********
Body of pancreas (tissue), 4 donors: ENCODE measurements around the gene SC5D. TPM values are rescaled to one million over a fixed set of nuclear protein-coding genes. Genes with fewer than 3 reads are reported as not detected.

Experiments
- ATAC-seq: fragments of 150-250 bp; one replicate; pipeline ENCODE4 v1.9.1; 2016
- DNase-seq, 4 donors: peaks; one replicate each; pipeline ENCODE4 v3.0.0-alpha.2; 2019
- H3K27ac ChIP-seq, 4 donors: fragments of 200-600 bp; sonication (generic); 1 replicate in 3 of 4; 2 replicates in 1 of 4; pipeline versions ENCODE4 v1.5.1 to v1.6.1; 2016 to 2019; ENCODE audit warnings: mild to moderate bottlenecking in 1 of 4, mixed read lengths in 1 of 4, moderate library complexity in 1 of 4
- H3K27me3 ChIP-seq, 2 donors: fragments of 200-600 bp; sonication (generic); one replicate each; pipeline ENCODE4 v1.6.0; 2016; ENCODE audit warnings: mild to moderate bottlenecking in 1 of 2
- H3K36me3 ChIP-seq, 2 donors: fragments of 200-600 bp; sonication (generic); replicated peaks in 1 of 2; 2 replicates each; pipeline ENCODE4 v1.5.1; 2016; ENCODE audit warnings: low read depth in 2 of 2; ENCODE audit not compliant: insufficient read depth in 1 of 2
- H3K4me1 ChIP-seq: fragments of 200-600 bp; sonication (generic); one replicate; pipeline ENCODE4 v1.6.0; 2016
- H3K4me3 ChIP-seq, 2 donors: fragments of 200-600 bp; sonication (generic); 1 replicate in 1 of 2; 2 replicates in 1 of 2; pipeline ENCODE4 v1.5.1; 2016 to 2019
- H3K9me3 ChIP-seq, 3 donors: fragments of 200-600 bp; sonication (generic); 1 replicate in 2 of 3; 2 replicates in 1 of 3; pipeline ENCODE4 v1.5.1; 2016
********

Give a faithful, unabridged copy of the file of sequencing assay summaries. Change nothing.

Body of pancreas (tissue), 4 donors: ENCODE measurements around the gene SC5D. TPM values are rescaled to one million over a fixed set of nuclear protein-coding genes. Genes with fewer than 3 reads are reported as not detected.

Experiments
- ATAC-seq: fragments of 150-250 bp; one replicate; pipeline ENCODE4 v1.9.1; 2016
- DNase-seq, 4 donors: peaks; one replicate each; pipeline ENCODE4 v3.0.0-alpha.2; 2019
- H3K27ac ChIP-seq, 4 donors: fragments of 200-600 bp; sonication (generic); 1 replicate in 3 of 4; 2 replicates in 1 of 4; pipeline versions ENCODE4 v1.5.1 to v1.6.1; 2016 to 2019; ENCODE audit warnings: mild to moderate bottlenecking in 1 of 4, mixed read lengths in 1 of 4, moderate library complexity in 1 of 4
- H3K27me3 ChIP-seq, 2 donors: fragments of 200-600 bp; sonication (generic); one replicate each; pipeline ENCODE4 v1.6.0; 2016; ENCODE audit warnings: mild to moderate bottlenecking in 1 of 2
- H3K36me3 ChIP-seq, 2 donors: fragments of 200-600 bp; sonication (generic); replicated peaks in 1 of 2; 2 replicates each; pipeline ENCODE4 v1.5.1; 2016; ENCODE audit warnings: low read depth in 2 of 2; ENCODE audit not compliant: insufficient read depth in 1 of 2
- H3K4me1 ChIP-seq: fragments of 200-600 bp; sonication (generic); one replicate; pipeline ENCODE4 v1.6.0; 2016
- H3K4me3 ChIP-seq, 2 donors: fragments of 200-600 bp; sonication (generic); 1 replicate in 1 of 2; 2 replicates in 1 of 2; pipeline ENCODE4 v1.5.1; 2016 to 2019
- H3K9me3 ChIP-seq, 3 donors: fragments of 200-600 bp; sonication (generic); 1 replicate in 2 of 3; 2 replicates in 1 of 3; pipeline ENCODE4 v1.5.1; 2016